You are looking at 1 - 2 of 2 items for
- Author or Editor: Eszter Krikó x
- Refine by Access: All Content x
Double ovulation occurs more frequently in multiparous cows with high milk production than in primiparous cows and the rate of twin pregnancy/calving is increasing worldwide. Diagnosis of twin pregnancy is possible by ultrasound at the time of early pregnancy examination [28–34 days after artificial insemination (AI)]. Pregnancy proteins are also well-known indicators of gestation. The risk of pregnancy loss during the first trimester of gestation for cows carrying twins is three to nine times higher than for cows carrying singletons. Pregnancy-specific protein B (PSPB) is a good indicator not only of pregnancy but also of pregnancy loss. The aims of this study were (a) to collect calving data in some Hungarian Holstein-Friesian herds (n = 7,300) to compare PSPB serum concentrations (measured 29–35 days post insemination) in twin- and singleton-calving cows (Trial 1), and (b) to check the predictive value of PSPB serum concentration for twin pregnancy and pregnancy loss in high-producing Spanish Holstein-Friesian cows (n = 98; Trial 2). Our results showed almost 7% twin calving rate. Although hormonal treatments are commonly believed to be major causes of twin pregnancies, our data do not support this hypothesis. The only exception is the single PGF injection, which significantly increased twin calving. No effect of milk production on the risk of twin pregnancy was found, and twin pregnancy increased with parity. The AI bull, the bull’s sire, the bull’s grandfather and the cow’s father also affected twin calving (P ≤ 0.02). We found much higher frequency of twin calving in cows diagnosed pregnant with higher than 3 ng/ml serum PSPB concentrations at 29–35 days after insemination. In Trial 2, non-significant but well-marked differences were found in PSPB serum concentration between singleton- and twin-pregnant cow samples (2.1 and 2.9 ng/ml) at different bleeding times. Probably the small size of the study population and the effects of milk production on PSPB values may explain this lack of significance.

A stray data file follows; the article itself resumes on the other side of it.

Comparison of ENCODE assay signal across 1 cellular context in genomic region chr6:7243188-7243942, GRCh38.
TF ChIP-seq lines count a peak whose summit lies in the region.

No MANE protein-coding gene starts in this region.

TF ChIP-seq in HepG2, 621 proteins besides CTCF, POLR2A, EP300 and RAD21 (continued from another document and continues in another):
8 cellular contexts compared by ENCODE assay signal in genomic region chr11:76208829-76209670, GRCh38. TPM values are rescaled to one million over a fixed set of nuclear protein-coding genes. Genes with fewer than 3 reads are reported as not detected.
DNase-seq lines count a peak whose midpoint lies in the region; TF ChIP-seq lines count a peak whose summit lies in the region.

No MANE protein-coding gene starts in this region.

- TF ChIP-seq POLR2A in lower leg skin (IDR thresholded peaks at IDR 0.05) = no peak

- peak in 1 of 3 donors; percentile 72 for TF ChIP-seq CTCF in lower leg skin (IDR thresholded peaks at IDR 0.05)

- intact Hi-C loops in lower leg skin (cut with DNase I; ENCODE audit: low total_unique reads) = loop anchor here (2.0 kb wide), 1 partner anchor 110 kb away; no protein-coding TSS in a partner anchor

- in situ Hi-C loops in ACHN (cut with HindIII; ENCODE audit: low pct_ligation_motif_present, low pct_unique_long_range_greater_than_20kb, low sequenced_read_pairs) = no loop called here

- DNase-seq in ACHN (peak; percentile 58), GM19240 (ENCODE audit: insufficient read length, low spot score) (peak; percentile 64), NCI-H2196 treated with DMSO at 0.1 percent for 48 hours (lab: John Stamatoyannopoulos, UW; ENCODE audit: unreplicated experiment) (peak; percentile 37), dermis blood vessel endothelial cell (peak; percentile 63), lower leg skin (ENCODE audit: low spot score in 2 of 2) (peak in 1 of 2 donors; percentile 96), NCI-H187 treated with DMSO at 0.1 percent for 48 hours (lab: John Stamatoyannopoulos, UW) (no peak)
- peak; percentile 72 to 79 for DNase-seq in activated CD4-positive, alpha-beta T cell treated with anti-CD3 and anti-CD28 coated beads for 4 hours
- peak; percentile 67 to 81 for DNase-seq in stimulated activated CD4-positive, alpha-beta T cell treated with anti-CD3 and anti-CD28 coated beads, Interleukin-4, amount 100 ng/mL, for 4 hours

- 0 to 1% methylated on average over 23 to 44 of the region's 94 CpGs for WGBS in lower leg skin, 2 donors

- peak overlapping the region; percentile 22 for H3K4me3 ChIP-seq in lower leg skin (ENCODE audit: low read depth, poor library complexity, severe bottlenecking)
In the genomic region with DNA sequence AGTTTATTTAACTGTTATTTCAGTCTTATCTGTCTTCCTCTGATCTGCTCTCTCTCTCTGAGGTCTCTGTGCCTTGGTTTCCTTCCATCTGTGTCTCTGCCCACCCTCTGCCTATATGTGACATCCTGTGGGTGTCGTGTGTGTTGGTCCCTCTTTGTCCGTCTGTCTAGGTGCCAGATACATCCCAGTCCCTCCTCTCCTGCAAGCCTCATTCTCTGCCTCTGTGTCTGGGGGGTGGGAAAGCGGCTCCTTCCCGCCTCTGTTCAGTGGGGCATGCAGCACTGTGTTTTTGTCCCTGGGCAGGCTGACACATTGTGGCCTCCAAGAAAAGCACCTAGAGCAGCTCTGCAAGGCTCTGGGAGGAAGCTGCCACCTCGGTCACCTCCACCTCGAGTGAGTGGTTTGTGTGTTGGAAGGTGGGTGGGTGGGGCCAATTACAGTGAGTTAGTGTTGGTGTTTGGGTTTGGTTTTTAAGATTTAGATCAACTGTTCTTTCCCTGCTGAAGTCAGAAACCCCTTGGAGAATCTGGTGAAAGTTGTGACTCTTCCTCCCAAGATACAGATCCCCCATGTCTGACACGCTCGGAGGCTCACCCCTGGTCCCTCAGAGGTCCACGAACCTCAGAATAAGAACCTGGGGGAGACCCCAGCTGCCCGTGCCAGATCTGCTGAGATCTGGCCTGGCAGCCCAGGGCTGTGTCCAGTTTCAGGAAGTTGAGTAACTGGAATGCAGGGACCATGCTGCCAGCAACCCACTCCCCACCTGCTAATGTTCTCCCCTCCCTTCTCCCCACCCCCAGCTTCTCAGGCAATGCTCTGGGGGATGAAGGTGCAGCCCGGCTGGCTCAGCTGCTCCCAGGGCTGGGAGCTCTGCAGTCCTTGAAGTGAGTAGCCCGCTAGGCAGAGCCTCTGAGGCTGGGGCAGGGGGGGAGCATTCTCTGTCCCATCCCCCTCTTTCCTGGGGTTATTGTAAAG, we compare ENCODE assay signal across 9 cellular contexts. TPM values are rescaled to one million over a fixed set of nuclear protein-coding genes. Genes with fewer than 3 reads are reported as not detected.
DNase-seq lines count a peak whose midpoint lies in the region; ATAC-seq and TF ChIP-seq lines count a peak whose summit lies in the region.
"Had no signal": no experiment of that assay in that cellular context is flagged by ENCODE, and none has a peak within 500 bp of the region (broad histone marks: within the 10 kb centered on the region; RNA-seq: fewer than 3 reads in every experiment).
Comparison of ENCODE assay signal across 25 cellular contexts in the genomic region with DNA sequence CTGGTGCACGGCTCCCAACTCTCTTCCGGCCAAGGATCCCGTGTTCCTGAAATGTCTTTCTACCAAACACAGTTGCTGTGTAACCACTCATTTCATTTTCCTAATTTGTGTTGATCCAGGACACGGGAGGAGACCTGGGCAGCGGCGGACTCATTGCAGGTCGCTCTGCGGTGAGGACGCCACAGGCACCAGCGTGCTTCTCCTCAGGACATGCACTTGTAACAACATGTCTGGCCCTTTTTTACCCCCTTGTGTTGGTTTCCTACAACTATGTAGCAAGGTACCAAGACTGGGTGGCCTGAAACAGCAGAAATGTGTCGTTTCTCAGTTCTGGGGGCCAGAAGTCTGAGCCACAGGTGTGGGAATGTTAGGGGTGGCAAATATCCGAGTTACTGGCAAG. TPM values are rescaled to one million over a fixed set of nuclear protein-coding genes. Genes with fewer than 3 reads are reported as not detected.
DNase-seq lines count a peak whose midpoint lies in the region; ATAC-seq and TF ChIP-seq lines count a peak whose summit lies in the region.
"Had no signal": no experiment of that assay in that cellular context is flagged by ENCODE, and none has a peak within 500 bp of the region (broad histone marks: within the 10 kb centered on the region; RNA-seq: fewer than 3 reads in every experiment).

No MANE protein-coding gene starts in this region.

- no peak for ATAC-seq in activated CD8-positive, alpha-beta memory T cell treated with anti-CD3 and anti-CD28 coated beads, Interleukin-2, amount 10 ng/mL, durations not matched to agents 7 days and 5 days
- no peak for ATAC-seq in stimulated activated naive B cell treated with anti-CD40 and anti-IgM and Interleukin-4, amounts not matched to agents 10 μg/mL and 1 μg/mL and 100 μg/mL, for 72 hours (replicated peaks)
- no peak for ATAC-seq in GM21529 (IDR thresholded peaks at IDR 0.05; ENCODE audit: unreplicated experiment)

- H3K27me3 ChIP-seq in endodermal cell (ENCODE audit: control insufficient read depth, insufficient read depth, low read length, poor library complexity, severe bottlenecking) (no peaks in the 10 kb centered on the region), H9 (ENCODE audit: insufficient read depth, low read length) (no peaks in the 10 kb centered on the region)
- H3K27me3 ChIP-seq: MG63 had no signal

Feline immunodeficiency virus (FIV) and feline leukaemia virus (FeLV) are retroviruses affecting felid species worldwide. A study was performed over a period of 5 months in Ireland with the aim to get an updated and more realistic prevalence of these retroviruses. A total of 183 EDTA-anticoagulated whole-blood samples were collected from cats distributed between 10 clinics. The samples were tested using both point-of-care enzyme-linked immunosorbent assay (ELISA) and polymerase chain reaction (PCR). Basic clinical data and vaccination history were also recorded for the sampled cats. The results of ELISA tests showed a prevalence of 10.4 and 3.3% for FIV and FeLV, respectively, and an apparent prevalence of 9.3% for FIV and 11.6% for FeLV with PCR. Phylogenetic analysis of the partial polymerase (pol) gene sequences obtained from 8 FIV-positive strains showed that all but one of the Irish strains belonged to FIV subtype A, and one to subtype B. The overall mean genetic similarity between the analysed strains was 91.15%.